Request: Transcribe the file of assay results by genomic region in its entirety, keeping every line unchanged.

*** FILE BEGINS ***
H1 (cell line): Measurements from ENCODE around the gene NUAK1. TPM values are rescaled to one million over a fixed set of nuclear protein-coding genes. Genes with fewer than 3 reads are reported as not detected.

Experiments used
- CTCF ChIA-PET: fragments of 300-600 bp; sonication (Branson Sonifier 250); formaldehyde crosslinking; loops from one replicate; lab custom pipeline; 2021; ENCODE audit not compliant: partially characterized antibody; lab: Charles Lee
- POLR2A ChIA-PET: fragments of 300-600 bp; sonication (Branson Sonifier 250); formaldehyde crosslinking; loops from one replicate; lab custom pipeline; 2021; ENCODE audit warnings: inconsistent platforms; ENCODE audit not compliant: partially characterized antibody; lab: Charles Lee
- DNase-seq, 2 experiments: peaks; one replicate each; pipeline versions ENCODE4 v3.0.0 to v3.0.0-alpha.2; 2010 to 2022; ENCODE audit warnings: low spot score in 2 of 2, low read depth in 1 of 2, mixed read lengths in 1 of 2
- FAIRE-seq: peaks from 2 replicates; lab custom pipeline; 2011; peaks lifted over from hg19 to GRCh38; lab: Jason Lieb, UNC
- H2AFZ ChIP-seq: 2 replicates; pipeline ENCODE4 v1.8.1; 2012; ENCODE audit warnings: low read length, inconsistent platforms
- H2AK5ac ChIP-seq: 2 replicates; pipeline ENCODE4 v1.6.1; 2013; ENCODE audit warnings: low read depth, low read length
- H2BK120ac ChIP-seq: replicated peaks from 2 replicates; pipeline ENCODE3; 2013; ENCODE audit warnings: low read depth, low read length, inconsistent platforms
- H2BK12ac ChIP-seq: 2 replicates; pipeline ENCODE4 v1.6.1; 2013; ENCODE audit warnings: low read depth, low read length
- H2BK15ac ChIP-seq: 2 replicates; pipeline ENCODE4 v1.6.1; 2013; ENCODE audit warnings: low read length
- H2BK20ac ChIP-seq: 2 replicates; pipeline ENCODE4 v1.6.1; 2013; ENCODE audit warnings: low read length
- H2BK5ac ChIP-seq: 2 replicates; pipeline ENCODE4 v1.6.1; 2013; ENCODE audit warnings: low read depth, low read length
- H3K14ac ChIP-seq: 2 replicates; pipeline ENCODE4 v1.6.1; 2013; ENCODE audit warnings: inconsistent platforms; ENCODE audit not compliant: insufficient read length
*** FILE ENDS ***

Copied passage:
H1 (cell line): Measurements from ENCODE around the gene NUAK1. TPM values are rescaled to one million over a fixed set of nuclear protein-coding genes. Genes with fewer than 3 reads are reported as not detected.

Experiments used
- CTCF ChIA-PET: fragments of 300-600 bp; sonication (Branson Sonifier 250); formaldehyde crosslinking; loops from one replicate; lab custom pipeline; 2021; ENCODE audit not compliant: partially characterized antibody; lab: Charles Lee
- POLR2A ChIA-PET: fragments of 300-600 bp; sonication (Branson Sonifier 250); formaldehyde crosslinking; loops from one replicate; lab custom pipeline; 2021; ENCODE audit warnings: inconsistent platforms; ENCODE audit not compliant: partially characterized antibody; lab: Charles Lee
- DNase-seq, 2 experiments: peaks; one replicate each; pipeline versions ENCODE4 v3.0.0 to v3.0.0-alpha.2; 2010 to 2022; ENCODE audit warnings: low spot score in 2 of 2, low read depth in 1 of 2, mixed read lengths in 1 of 2
- FAIRE-seq: peaks from 2 replicates; lab custom pipeline; 2011; peaks lifted over from hg19 to GRCh38; lab: Jason Lieb, UNC
- H2AFZ ChIP-seq: 2 replicates; pipeline ENCODE4 v1.8.1; 2012; ENCODE audit warnings: low read length, inconsistent platforms
- H2AK5ac ChIP-seq: 2 replicates; pipeline ENCODE4 v1.6.1; 2013; ENCODE audit warnings: low read depth, low read length
- H2BK120ac ChIP-seq: replicated peaks from 2 replicates; pipeline ENCODE3; 2013; ENCODE audit warnings: low read depth, low read length, inconsistent platforms
- H2BK12ac ChIP-seq: 2 replicates; pipeline ENCODE4 v1.6.1; 2013; ENCODE audit warnings: low read depth, low read length
- H2BK15ac ChIP-seq: 2 replicates; pipeline ENCODE4 v1.6.1; 2013; ENCODE audit warnings: low read length
- H2BK20ac ChIP-seq: 2 replicates; pipeline ENCODE4 v1.6.1; 2013; ENCODE audit warnings: low read length
- H2BK5ac ChIP-seq: 2 replicates; pipeline ENCODE4 v1.6.1; 2013; ENCODE audit warnings: low read depth, low read length
- H3K14ac ChIP-seq: 2 replicates; pipeline ENCODE4 v1.6.1; 2013; ENCODE audit warnings: inconsistent platforms; ENCODE audit not compliant: insufficient read length